West Ham made their second substitution of the match in the 77th minute, as they replaced Fletcher with Christian Dailly. They also changed formation to a 4–5–1 in an attempt to hang onto their lead.[29] Morientes headed a Cissé pass wide in the last 10 minutes as Liverpool looked to score an equaliser. West Ham made their final substitution of the match in the 85th minute, as striker Teddy Sheringham replaced Etherington. Sheringham's first involvement in the match was to concede a free kick for handball, which was subsequently put wide by Gerrard.[30] With the match entering injury time, Liverpool played the ball into the West Ham penalty area, where it was cleared but only as far as Gerrard, 35 yards (32 m) from goal; the Liverpool captain hit the ball on the half-volley and it flew along a low trajectory past goalkeeper Shaka Hislop into the bottom corner of the West Ham goal.[29] West Ham had another chance before full time, but Konchesky's shot was saved by Reina. With the scores level at 3–3, the match went into extra time after the referee brought an end to the 90 minutes of play.[30]

Extra time[edit]

Liverpool got the first half of extra time under way, but the start was slow as players suffered with cramp, Carragher in particular.[29] In the 97th minute, Liverpool won a corner, which West Ham cleared to Liverpool defender John Arne Riise on the edge of the penalty area, but his shot went over the crossbar.[30] Liverpool won another corner in the 99th minute, which was cleared by West Ham; the ball came back into the penalty area and Morientes headed down for Cissé, but he was unable to control the ball. Before the end of the half, Hyypiä had a chance to score after running past Scaloni and Harewood, but his shot went wide of the West Ham goal.[29]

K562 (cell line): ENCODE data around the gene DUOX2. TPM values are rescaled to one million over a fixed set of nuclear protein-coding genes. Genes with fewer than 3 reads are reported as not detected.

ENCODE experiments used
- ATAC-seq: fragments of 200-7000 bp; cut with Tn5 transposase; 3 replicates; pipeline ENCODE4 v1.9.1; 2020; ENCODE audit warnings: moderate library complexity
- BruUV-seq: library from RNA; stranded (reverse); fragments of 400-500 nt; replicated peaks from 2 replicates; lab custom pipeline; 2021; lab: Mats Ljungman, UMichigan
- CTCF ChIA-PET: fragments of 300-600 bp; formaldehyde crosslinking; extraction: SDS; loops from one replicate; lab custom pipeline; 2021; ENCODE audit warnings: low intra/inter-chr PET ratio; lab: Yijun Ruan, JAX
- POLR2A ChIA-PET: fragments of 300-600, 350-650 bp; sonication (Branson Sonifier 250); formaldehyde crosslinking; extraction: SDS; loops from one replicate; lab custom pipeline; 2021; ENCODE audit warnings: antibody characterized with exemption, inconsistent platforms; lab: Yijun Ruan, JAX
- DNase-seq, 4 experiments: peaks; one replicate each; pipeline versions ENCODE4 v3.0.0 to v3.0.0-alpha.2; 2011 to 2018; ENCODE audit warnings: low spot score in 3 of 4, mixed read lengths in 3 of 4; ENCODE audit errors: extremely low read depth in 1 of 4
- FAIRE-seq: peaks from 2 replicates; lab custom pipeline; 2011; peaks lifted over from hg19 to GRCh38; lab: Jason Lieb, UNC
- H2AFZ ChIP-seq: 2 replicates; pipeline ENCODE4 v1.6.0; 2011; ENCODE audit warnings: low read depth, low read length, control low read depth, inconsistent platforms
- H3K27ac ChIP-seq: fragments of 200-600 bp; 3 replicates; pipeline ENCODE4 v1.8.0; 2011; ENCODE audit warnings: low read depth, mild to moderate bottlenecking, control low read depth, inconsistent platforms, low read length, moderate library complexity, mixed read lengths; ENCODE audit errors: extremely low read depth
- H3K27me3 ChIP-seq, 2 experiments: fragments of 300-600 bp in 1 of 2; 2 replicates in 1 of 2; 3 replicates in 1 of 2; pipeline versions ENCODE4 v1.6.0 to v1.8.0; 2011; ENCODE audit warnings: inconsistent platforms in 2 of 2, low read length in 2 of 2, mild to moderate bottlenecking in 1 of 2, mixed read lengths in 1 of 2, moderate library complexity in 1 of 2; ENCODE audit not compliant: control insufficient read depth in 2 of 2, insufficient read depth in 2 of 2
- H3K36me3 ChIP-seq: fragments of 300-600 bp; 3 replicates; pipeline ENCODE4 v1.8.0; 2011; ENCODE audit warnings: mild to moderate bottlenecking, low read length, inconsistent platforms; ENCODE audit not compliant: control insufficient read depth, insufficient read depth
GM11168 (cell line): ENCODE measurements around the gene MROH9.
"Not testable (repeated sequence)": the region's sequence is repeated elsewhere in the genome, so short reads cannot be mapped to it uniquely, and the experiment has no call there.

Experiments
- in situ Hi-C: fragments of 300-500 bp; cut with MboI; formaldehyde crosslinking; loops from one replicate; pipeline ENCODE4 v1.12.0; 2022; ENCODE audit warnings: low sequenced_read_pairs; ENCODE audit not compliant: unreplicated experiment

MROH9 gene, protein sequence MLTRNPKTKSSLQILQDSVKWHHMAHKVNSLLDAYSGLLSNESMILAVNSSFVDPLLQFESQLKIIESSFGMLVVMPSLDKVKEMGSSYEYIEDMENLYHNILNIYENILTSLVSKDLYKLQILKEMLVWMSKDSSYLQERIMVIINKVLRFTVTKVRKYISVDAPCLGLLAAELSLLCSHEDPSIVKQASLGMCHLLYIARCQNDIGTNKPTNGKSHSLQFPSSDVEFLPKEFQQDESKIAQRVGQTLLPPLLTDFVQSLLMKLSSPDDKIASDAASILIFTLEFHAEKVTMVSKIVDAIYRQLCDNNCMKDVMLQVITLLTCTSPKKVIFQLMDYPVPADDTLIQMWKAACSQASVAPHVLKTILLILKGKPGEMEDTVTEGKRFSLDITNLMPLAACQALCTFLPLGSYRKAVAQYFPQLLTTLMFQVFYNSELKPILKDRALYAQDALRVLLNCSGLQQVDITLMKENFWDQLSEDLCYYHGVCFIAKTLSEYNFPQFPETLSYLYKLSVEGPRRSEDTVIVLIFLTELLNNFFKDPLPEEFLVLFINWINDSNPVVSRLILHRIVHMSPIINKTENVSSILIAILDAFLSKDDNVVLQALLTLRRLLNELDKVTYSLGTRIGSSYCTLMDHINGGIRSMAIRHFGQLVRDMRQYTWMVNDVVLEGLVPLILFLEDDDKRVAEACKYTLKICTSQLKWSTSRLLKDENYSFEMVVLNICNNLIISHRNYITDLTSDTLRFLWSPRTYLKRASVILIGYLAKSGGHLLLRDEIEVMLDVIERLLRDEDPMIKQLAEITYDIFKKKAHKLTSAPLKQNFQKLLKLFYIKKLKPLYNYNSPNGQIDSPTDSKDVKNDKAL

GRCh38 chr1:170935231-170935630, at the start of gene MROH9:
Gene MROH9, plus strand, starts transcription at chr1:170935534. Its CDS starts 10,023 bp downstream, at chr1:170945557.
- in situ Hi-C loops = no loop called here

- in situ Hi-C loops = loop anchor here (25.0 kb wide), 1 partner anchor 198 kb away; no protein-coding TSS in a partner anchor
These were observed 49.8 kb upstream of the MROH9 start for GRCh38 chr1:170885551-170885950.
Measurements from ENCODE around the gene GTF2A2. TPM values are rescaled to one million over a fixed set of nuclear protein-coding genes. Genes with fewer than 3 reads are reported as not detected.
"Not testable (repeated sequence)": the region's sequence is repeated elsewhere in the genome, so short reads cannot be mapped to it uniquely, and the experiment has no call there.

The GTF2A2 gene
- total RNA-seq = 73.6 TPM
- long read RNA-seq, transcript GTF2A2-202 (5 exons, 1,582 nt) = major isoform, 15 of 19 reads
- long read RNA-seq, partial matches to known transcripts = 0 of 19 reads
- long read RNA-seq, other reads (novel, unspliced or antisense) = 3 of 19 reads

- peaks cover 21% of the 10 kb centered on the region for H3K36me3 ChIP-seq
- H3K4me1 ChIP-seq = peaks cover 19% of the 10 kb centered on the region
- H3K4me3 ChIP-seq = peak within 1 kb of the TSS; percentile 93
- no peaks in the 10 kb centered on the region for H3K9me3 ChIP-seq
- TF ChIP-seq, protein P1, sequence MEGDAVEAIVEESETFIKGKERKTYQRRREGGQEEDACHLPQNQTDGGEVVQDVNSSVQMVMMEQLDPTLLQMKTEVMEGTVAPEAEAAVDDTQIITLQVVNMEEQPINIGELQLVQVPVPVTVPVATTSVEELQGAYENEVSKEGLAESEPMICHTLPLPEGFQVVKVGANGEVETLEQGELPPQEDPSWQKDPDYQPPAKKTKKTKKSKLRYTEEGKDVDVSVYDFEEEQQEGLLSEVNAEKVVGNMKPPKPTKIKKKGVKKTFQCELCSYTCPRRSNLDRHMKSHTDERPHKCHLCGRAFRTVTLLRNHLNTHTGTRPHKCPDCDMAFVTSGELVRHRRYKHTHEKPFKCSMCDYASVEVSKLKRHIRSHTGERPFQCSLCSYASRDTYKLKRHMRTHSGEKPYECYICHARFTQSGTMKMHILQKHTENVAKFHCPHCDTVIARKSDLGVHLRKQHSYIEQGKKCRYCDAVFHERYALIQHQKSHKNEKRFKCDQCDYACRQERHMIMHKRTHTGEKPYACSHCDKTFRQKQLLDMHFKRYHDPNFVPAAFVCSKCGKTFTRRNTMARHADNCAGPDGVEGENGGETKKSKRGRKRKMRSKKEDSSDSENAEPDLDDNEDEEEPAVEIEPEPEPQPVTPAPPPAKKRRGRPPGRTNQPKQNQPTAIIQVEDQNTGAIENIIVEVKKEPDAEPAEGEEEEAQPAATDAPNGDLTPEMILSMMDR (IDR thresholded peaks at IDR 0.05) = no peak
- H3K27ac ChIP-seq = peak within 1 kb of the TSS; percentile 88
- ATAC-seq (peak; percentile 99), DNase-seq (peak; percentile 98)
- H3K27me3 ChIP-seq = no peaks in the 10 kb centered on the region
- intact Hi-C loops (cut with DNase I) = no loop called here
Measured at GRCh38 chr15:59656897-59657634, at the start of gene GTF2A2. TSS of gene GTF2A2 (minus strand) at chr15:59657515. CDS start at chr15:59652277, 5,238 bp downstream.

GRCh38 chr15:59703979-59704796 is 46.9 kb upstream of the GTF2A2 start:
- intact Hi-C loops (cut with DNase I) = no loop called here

Just after the start of the second half of extra time, Liverpool had the first chance. Kromkamp advanced down the right wing, but his shot went wide of the West Ham goal.[29] West Ham won a corner in the 109th minute, but it came to nothing as Zamora was penalised for a foul on Reina. Players continued to struggle with cramp as Gerrard, Mohamed Sissoko, Finnan and Harewood all went down in quick succession.[30] West Ham won a free kick in the 114th minute, after Zamora was tripped by Hyypiä, but Benayoun's effort was cleared and almost resulted in a chance for Liverpool, before Morientes was tackled by Anton Ferdinand 6 yards (5.5 m) from the West Ham goal.[29] Two minutes from the end, Hamann was booked for a foul on Zamora; the subsequent free kick was met by Reo-Coker, whose shot was turned onto the post by Reina. The ball rebounded to Harewood, but his shot went wide of the goal. Neither team scored before the end of extra time, and the referee brought the match to an end with the scores level, resulting in a penalty shoot-out.[30]

Penalty shoot-out[edit]

The shoot-out took place at the end where the West Ham fans were seated, with Liverpool taking the first penalty. Hamann stepped up first and scored high to the right of Hislop. Zamora took the first penalty for West Ham, but his shot was saved by Reina.[30] Hyypiä took the next penalty for Liverpool, but he also missed, as Hislop saved his shot. Substitute Sheringham took West Ham's next penalty and scored, his shot beating Reina high to his left to level the shoot-out at 1–1.[29] Liverpool captain Gerrard took their next penalty and scored to make it 2–1, while Konchesky's shot was saved by Reina. Riise took the next penalty for Liverpool and scored to extend their lead to 3–1. Ferdinand was next and needed to score to keep West Ham in the shoot-out, but his penalty was saved by Reina, which meant Liverpool won the shoot-out 3–1 to win the FA Cup for the seventh time.[30]

Details[edit]

13 May 2006
15:00 BST
Liverpool 3–3 (a.e.t.) West Ham United
Cissé Goal 32'
Gerrard Goal 54'90+1'
Report Carragher Goal 21' (o.g.)
Ashton Goal 28'
Konchesky Goal 64'
  Penalties  
Hamann Penalty scored
Hyypiä Penalty missed
Gerrard Penalty scored
Riise Penalty scored
3–1 Penalty missed Zamora
Penalty scored Sheringham
Penalty missed Konchesky
Penalty missed Ferdinand
Millennium Stadium, Cardiff
Attendance: 71,140